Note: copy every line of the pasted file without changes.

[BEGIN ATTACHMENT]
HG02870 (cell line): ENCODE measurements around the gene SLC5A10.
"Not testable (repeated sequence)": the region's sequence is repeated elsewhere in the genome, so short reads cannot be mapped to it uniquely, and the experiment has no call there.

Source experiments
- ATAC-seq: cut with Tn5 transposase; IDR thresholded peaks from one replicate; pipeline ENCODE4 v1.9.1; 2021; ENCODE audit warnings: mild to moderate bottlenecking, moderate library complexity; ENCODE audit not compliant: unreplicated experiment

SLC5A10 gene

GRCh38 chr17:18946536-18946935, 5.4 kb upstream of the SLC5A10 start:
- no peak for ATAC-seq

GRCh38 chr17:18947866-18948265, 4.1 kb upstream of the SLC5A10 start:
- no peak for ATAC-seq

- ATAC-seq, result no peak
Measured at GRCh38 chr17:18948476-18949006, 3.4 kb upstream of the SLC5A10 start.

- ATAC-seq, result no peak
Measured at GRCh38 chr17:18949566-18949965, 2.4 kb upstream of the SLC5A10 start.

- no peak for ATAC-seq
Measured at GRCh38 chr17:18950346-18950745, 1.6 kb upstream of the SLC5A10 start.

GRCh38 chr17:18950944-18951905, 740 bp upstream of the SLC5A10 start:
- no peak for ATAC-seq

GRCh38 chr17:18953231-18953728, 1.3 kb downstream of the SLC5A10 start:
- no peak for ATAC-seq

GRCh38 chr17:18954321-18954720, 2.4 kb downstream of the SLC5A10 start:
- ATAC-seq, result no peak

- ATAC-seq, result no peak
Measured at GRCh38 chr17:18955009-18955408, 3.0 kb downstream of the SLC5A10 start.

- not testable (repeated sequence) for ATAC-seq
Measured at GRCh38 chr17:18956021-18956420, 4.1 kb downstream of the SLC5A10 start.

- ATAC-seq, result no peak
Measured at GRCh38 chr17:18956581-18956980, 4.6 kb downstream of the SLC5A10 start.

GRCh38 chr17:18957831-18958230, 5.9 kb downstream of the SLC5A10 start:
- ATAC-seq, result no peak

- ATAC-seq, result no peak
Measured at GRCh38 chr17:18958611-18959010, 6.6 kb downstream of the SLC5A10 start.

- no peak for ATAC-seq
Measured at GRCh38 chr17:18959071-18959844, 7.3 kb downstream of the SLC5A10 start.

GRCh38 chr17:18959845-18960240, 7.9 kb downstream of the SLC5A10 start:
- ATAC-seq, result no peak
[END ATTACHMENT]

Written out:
HG02870 (cell line): ENCODE measurements around the gene SLC5A10.
"Not testable (repeated sequence)": the region's sequence is repeated elsewhere in the genome, so short reads cannot be mapped to it uniquely, and the experiment has no call there.

Source experiments
- ATAC-seq: cut with Tn5 transposase; IDR thresholded peaks from one replicate; pipeline ENCODE4 v1.9.1; 2021; ENCODE audit warnings: mild to moderate bottlenecking, moderate library complexity; ENCODE audit not compliant: unreplicated experiment

SLC5A10 gene

GRCh38 chr17:18946536-18946935, 5.4 kb upstream of the SLC5A10 start:
- no peak for ATAC-seq

GRCh38 chr17:18947866-18948265, 4.1 kb upstream of the SLC5A10 start:
- no peak for ATAC-seq

- ATAC-seq, result no peak
Measured at GRCh38 chr17:18948476-18949006, 3.4 kb upstream of the SLC5A10 start.

- ATAC-seq, result no peak
Measured at GRCh38 chr17:18949566-18949965, 2.4 kb upstream of the SLC5A10 start.

- no peak for ATAC-seq
Measured at GRCh38 chr17:18950346-18950745, 1.6 kb upstream of the SLC5A10 start.

GRCh38 chr17:18950944-18951905, 740 bp upstream of the SLC5A10 start:
- no peak for ATAC-seq

GRCh38 chr17:18953231-18953728, 1.3 kb downstream of the SLC5A10 start:
- no peak for ATAC-seq

GRCh38 chr17:18954321-18954720, 2.4 kb downstream of the SLC5A10 start:
- ATAC-seq, result no peak

- ATAC-seq, result no peak
Measured at GRCh38 chr17:18955009-18955408, 3.0 kb downstream of the SLC5A10 start.

- not testable (repeated sequence) for ATAC-seq
Measured at GRCh38 chr17:18956021-18956420, 4.1 kb downstream of the SLC5A10 start.

- ATAC-seq, result no peak
Measured at GRCh38 chr17:18956581-18956980, 4.6 kb downstream of the SLC5A10 start.

GRCh38 chr17:18957831-18958230, 5.9 kb downstream of the SLC5A10 start:
- ATAC-seq, result no peak

- ATAC-seq, result no peak
Measured at GRCh38 chr17:18958611-18959010, 6.6 kb downstream of the SLC5A10 start.

- no peak for ATAC-seq
Measured at GRCh38 chr17:18959071-18959844, 7.3 kb downstream of the SLC5A10 start.

GRCh38 chr17:18959845-18960240, 7.9 kb downstream of the SLC5A10 start:
- ATAC-seq, result no peak